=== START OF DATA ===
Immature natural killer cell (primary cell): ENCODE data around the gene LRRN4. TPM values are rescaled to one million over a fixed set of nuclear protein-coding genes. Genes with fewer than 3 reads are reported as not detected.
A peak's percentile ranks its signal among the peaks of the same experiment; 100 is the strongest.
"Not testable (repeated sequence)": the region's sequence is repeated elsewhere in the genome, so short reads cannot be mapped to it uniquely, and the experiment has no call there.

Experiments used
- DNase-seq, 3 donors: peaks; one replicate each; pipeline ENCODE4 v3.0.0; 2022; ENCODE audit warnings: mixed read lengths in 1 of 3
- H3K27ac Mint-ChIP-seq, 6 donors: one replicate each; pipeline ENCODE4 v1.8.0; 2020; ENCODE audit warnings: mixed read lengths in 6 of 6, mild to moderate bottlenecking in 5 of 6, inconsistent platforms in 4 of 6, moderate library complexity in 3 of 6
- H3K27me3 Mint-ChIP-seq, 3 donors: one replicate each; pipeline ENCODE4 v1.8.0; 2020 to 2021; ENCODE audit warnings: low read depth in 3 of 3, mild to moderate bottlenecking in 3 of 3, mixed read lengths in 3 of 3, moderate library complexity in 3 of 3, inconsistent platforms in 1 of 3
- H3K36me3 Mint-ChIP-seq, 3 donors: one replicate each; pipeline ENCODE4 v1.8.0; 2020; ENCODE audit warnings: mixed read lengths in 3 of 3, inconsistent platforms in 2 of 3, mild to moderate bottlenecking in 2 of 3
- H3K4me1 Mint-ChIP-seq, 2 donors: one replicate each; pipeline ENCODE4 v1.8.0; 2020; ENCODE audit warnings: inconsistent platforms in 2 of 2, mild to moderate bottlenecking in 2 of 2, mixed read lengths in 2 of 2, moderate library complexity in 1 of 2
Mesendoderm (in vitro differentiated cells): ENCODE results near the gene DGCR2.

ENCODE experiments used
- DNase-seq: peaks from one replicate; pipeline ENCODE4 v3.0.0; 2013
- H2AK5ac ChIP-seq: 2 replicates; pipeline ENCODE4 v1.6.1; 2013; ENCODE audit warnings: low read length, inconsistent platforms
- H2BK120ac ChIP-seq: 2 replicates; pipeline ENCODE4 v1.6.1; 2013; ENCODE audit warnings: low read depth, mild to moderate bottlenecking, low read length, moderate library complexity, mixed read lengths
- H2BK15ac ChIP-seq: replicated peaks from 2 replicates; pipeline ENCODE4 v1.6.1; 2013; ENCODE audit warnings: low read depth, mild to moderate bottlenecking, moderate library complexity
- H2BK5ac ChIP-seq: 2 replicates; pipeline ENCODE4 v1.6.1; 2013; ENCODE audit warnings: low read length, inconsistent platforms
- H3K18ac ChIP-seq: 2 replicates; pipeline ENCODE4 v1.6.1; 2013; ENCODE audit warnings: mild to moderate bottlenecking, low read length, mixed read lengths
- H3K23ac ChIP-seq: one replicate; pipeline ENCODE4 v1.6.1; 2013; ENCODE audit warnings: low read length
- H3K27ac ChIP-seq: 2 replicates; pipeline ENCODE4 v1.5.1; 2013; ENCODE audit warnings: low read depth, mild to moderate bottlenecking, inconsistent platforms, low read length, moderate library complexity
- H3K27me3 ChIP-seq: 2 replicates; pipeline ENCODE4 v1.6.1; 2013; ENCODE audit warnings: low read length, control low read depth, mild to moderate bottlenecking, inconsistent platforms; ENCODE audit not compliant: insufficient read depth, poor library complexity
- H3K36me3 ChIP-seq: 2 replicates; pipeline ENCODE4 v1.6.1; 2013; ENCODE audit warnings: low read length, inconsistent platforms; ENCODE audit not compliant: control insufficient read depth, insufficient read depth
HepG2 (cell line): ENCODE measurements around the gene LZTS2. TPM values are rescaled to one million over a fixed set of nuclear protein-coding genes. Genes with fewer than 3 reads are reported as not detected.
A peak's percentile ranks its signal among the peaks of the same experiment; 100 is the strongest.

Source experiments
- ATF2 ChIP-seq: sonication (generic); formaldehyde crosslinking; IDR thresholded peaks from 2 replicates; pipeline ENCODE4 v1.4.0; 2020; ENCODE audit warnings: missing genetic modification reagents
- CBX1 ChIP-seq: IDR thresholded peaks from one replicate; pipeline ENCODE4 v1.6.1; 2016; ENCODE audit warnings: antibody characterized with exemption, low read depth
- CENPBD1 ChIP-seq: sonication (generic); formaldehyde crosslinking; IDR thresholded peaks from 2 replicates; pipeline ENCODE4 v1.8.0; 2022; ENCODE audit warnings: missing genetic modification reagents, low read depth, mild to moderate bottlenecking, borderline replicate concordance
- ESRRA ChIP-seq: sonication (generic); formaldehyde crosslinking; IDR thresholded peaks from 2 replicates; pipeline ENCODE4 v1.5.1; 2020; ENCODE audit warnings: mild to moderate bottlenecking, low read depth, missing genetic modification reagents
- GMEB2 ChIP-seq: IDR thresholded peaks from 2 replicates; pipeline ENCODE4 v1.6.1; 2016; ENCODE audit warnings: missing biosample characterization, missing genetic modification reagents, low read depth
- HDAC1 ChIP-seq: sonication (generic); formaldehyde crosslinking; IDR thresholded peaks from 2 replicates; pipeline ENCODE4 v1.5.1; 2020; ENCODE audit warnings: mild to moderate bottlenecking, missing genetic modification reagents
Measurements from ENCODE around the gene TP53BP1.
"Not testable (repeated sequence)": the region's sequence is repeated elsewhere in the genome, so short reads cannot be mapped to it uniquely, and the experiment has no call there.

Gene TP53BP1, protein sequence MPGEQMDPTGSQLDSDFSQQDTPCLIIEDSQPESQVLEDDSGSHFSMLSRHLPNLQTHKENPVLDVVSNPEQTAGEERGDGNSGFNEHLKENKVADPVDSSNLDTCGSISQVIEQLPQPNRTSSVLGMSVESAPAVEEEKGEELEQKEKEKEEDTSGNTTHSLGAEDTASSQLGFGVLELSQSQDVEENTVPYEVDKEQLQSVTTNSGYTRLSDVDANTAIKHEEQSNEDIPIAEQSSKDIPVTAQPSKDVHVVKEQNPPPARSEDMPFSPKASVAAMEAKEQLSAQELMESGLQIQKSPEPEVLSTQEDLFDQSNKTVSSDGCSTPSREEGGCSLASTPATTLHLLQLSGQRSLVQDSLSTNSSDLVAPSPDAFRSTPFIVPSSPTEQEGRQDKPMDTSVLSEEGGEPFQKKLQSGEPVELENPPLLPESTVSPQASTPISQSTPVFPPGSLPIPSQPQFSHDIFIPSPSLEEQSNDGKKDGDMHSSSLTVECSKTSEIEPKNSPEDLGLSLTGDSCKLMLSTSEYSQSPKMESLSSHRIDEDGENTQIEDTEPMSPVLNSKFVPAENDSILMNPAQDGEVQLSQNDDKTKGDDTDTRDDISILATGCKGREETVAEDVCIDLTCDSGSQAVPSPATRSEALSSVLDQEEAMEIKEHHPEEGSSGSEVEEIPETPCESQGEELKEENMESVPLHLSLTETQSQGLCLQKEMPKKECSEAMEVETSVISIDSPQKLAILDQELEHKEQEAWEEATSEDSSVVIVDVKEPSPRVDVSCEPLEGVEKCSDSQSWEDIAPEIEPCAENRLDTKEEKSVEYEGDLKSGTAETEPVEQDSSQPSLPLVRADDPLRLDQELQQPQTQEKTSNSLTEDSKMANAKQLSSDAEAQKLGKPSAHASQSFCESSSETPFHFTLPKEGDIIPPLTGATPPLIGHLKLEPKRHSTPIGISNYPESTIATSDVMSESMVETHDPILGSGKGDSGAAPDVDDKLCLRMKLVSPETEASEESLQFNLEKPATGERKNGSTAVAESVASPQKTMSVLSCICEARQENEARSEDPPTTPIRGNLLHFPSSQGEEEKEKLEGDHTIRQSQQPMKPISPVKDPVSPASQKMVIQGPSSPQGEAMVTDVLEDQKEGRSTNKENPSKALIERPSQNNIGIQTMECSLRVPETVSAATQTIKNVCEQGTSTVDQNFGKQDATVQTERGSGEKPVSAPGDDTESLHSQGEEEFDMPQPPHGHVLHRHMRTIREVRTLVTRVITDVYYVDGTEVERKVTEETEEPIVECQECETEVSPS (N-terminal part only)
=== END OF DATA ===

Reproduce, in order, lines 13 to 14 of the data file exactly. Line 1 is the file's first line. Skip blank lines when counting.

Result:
- H2AK5ac ChIP-seq: 2 replicates; pipeline ENCODE4 v1.6.1; 2013; ENCODE audit warnings: low read length, inconsistent platforms
- H2BK120ac ChIP-seq: 2 replicates; pipeline ENCODE4 v1.6.1; 2013; ENCODE audit warnings: low read depth, mild to moderate bottlenecking, low read length, moderate library complexity, mixed read lengths